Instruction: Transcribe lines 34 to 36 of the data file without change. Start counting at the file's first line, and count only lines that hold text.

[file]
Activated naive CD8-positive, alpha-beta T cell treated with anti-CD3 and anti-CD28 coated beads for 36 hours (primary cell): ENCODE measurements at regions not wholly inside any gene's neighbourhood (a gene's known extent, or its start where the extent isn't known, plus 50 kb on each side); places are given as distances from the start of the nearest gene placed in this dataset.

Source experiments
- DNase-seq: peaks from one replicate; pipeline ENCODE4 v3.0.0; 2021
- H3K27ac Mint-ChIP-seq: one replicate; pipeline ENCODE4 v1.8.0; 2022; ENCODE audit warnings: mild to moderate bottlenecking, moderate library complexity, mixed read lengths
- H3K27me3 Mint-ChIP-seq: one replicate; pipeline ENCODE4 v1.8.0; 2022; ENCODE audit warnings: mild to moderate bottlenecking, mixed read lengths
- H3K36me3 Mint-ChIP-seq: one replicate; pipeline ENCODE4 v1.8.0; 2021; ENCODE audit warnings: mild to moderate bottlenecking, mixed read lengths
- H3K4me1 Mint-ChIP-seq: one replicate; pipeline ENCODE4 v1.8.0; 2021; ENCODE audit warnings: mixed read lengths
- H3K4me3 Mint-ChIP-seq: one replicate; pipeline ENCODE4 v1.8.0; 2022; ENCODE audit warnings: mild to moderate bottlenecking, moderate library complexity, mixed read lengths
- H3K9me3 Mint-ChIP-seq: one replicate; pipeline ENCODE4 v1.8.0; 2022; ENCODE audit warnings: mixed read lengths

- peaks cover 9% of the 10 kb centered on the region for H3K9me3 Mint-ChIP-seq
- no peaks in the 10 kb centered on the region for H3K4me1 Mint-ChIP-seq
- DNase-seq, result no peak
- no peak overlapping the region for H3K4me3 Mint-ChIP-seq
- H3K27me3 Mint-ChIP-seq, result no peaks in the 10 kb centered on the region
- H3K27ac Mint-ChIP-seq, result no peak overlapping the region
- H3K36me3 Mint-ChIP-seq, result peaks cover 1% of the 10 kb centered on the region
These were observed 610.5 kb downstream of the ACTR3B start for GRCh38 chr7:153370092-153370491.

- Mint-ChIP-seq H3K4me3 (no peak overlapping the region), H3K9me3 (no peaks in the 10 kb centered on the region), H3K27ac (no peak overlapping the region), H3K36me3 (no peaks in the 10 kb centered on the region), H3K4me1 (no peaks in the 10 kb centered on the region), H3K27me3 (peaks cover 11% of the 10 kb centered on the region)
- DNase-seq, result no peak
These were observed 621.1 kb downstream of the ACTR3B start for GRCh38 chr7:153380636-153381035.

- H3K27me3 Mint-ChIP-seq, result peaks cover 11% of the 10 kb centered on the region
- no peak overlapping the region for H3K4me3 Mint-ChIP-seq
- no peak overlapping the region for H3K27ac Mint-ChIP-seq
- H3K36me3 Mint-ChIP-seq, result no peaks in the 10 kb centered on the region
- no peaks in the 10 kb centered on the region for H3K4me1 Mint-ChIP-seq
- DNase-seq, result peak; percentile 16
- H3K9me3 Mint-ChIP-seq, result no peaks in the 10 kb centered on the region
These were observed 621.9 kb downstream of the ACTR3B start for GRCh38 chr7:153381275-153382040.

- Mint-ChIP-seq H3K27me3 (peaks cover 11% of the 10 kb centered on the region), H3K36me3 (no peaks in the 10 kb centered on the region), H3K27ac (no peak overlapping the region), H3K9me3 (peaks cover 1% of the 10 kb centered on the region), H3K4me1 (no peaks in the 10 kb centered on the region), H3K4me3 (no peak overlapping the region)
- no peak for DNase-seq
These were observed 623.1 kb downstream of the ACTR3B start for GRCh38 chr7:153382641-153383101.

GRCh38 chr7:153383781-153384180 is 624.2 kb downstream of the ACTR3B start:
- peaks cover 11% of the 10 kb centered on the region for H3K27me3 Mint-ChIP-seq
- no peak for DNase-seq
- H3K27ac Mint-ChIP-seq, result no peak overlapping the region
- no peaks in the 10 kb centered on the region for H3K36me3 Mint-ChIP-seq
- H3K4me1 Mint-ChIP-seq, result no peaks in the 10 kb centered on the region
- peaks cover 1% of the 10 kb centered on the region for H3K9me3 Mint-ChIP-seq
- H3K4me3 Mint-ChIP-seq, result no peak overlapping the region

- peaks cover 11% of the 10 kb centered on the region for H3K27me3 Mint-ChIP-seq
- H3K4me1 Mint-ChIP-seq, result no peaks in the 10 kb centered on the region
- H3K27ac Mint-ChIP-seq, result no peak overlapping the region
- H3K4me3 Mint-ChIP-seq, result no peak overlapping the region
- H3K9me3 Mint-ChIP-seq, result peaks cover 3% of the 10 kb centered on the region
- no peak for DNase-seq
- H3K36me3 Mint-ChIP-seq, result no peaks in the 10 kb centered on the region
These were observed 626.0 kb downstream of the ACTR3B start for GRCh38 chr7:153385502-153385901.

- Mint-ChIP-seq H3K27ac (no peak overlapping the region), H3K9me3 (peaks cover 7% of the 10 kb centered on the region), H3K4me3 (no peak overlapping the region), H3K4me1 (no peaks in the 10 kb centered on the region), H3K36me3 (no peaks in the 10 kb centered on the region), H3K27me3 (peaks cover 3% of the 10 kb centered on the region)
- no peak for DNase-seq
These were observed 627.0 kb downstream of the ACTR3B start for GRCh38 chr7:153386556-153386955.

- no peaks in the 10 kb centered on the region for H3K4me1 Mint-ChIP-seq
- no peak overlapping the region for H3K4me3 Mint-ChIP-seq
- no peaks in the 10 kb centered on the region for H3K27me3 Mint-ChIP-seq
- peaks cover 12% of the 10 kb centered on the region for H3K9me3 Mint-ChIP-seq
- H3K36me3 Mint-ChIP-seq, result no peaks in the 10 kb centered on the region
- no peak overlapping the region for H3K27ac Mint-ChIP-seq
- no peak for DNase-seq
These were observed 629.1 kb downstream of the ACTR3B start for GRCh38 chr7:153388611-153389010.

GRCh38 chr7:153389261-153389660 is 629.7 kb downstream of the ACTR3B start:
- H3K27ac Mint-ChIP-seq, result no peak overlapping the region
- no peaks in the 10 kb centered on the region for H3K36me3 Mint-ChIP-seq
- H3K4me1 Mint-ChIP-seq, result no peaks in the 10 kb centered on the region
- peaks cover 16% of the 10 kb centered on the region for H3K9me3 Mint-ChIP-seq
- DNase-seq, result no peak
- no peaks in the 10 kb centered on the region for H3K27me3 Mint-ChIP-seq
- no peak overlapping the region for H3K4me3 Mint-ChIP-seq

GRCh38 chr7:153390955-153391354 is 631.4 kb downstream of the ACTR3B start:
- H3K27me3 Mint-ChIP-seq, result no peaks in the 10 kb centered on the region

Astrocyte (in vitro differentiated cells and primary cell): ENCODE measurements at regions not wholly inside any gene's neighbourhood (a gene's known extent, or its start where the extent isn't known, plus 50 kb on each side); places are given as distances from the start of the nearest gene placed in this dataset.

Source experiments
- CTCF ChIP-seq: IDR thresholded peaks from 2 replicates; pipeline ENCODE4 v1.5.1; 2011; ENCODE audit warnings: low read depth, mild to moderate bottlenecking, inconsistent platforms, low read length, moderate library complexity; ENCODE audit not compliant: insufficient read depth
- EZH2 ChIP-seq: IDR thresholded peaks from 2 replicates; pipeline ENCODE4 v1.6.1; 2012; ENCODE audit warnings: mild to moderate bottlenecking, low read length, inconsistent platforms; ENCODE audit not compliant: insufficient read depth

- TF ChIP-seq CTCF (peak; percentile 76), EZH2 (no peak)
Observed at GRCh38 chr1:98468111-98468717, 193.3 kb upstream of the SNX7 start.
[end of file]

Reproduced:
- no peak for DNase-seq
- H3K27ac Mint-ChIP-seq, result no peak overlapping the region
- no peaks in the 10 kb centered on the region for H3K36me3 Mint-ChIP-seq